The transcripts of the official inquiry into the culture, practices and ethics of the press. More…

Point absolutely taken, sir. I mean, what I would say -- two things. One is a practical, one is a broad one. There is already, correct me if I'm wrong, an assumption of a requirement in good journalism to test your story or test your supposition against the person about whom you are writing in any Reynolds defence, which is broader than simply in cases of libel. It is obviously good journalism, if I'm writing about someone, to get their point of view before you write it. But there may well be cases when, for absolutely legitimate journalistic reasons, you cannot and should not do that. If you're exposing corruption and you know they are going to slap a story -- I mean, what sometimes happened in politics -- and again, it may not happen now, I'm not qualified to judge -- was you go back to a spin doctor or a minister and say, "I understand this and this and this is happening", and they'll just go and give the story to a rival just to spike your gun. So there were often non-legal but editorial reasons for not doing that.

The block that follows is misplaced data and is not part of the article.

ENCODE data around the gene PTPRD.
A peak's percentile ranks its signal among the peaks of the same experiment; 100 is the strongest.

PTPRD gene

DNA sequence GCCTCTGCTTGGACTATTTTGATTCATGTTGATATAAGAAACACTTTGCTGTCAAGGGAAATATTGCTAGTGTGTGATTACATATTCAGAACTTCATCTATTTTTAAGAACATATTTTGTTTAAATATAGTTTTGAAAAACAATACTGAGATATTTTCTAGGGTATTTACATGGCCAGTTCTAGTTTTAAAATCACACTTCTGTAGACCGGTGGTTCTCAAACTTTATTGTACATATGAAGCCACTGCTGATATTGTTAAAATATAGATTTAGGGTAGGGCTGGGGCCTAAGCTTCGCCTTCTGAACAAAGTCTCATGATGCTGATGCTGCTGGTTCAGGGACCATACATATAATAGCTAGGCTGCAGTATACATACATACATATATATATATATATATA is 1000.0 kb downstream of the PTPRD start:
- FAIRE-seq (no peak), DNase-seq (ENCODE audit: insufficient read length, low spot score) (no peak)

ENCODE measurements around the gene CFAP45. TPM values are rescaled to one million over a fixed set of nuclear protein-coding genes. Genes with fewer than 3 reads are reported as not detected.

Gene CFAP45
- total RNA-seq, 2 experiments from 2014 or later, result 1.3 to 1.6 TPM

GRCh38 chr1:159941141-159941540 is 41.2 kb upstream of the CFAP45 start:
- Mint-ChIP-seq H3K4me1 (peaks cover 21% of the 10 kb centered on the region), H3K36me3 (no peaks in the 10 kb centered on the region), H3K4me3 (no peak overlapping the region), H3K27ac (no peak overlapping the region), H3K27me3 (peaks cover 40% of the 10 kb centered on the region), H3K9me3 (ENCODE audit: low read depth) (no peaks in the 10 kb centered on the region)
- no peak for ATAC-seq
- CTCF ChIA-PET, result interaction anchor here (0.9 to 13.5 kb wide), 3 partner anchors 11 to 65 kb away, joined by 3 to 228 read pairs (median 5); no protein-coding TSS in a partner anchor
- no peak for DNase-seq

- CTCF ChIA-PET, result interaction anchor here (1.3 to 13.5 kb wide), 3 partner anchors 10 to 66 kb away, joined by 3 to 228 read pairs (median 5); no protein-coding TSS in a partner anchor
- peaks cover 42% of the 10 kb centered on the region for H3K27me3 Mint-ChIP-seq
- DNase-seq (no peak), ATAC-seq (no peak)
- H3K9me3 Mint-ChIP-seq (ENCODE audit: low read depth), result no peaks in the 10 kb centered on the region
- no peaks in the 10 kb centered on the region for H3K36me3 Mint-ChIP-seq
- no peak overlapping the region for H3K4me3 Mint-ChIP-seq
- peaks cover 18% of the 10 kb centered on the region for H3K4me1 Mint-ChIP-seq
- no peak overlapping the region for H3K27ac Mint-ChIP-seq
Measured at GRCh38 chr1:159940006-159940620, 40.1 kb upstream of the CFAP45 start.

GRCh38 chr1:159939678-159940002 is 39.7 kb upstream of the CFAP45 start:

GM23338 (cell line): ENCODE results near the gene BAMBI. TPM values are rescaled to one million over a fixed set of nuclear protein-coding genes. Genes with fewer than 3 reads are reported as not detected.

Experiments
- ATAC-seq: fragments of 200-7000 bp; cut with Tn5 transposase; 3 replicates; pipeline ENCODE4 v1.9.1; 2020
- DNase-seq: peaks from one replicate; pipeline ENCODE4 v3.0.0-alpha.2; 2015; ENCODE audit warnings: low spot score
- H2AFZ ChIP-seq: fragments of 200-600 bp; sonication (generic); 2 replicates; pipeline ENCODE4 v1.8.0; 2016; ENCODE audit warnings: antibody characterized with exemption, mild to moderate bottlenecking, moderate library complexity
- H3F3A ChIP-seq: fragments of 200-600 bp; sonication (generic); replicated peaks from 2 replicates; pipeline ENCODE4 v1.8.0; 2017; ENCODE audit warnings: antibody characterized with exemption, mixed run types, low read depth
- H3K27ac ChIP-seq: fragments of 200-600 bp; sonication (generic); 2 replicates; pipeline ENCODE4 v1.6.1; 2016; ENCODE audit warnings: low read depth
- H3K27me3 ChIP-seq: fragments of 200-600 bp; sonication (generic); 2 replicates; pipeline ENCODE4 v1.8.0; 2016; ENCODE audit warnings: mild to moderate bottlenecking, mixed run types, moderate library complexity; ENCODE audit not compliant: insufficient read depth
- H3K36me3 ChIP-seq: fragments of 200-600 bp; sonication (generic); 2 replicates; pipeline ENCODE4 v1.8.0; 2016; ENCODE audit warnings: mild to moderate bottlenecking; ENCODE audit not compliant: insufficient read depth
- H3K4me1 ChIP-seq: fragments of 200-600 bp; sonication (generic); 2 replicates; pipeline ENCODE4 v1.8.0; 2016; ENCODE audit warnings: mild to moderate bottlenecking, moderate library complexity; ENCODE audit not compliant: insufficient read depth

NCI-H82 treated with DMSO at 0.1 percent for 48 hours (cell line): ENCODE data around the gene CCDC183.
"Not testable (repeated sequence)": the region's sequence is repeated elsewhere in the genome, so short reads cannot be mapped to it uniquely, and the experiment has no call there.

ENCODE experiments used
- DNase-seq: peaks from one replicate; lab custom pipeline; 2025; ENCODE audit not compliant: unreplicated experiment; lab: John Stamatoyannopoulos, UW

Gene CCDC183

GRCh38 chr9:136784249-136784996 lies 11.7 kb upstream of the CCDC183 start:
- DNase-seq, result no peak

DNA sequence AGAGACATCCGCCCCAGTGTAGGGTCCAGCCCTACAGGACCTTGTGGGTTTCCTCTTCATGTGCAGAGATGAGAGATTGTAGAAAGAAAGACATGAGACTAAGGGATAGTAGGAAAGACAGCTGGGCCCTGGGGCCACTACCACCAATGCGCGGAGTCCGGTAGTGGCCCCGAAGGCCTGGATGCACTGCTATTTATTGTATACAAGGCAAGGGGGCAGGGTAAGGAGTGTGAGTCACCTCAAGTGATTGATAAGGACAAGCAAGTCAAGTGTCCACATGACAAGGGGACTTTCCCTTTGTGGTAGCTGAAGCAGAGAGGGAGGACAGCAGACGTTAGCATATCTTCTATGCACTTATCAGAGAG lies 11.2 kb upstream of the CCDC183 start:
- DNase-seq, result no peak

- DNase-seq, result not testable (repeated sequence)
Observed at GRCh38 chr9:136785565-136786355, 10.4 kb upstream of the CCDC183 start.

But on prior notification, we just took, as did the British government, an absolutely strong view in Strasbourg that prior notification is deeply as enshrined in statute -- and thankfully the European Court agreed with us. And they didn't just agree with us; they agreed with us vehemently. Their judgment was unequivocal on that.

You just need to read, as we have written, a number -- those countries that currently require prior notification in statute: Albania, Azerbaijan, Latvia, Lithiania, Moldova, Poland, Russia and Ukraine. These are not paragons of free expression.

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